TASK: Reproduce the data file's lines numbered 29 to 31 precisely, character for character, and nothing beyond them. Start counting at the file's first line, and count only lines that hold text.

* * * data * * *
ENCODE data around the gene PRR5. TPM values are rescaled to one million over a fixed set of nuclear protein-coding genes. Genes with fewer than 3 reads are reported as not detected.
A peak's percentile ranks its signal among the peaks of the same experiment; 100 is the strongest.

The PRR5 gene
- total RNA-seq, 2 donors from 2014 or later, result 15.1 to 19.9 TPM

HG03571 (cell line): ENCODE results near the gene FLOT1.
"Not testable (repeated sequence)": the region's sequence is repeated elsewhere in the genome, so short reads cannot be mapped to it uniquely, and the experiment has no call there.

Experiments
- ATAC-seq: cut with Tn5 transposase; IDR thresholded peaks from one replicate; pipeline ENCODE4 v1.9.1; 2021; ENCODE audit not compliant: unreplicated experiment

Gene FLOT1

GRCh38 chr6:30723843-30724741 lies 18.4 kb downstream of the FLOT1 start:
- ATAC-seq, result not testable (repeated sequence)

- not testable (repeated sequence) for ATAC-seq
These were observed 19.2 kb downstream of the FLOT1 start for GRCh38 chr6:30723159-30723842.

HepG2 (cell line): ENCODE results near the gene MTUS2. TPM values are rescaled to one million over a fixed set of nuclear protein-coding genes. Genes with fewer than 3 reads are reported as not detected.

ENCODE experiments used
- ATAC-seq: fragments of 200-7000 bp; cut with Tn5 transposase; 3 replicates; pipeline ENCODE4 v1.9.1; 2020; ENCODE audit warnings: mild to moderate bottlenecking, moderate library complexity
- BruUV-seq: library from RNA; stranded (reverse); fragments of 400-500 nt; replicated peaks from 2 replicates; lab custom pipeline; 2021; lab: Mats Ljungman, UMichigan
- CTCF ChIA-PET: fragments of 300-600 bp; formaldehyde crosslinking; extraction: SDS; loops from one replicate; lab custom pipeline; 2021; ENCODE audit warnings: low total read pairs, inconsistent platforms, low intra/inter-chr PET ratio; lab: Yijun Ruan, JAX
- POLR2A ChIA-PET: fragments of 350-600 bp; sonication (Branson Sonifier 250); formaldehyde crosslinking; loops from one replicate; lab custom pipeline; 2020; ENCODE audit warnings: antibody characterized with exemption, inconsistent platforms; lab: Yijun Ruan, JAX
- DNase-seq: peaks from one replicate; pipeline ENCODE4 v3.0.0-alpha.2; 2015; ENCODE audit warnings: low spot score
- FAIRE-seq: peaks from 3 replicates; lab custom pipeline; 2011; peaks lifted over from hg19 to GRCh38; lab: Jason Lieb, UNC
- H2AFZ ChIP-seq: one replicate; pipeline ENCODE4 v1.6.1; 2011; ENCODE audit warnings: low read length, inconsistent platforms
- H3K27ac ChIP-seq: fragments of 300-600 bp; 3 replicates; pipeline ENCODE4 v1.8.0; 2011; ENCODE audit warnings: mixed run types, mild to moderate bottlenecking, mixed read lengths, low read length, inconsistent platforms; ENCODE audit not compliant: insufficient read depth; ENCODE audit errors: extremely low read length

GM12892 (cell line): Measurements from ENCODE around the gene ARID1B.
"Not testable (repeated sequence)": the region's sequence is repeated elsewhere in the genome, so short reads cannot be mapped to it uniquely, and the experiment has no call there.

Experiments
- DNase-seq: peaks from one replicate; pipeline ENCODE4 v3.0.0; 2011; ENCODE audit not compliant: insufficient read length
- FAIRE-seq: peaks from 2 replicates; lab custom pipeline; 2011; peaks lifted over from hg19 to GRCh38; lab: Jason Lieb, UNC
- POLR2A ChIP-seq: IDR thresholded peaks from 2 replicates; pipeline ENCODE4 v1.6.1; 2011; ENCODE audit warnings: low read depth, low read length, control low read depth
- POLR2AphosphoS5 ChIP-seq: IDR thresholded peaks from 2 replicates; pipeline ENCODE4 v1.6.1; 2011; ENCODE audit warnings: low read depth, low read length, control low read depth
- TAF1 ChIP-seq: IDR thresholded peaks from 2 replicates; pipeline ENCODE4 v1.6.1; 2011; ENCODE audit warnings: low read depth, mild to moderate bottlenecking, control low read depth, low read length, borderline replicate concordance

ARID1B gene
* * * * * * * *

- POLR2A ChIP-seq: IDR thresholded peaks from 2 replicates; pipeline ENCODE4 v1.6.1; 2011; ENCODE audit warnings: low read depth, low read length, control low read depth
- POLR2AphosphoS5 ChIP-seq: IDR thresholded peaks from 2 replicates; pipeline ENCODE4 v1.6.1; 2011; ENCODE audit warnings: low read depth, low read length, control low read depth
- TAF1 ChIP-seq: IDR thresholded peaks from 2 replicates; pipeline ENCODE4 v1.6.1; 2011; ENCODE audit warnings: low read depth, mild to moderate bottlenecking, control low read depth, low read length, borderline replicate concordance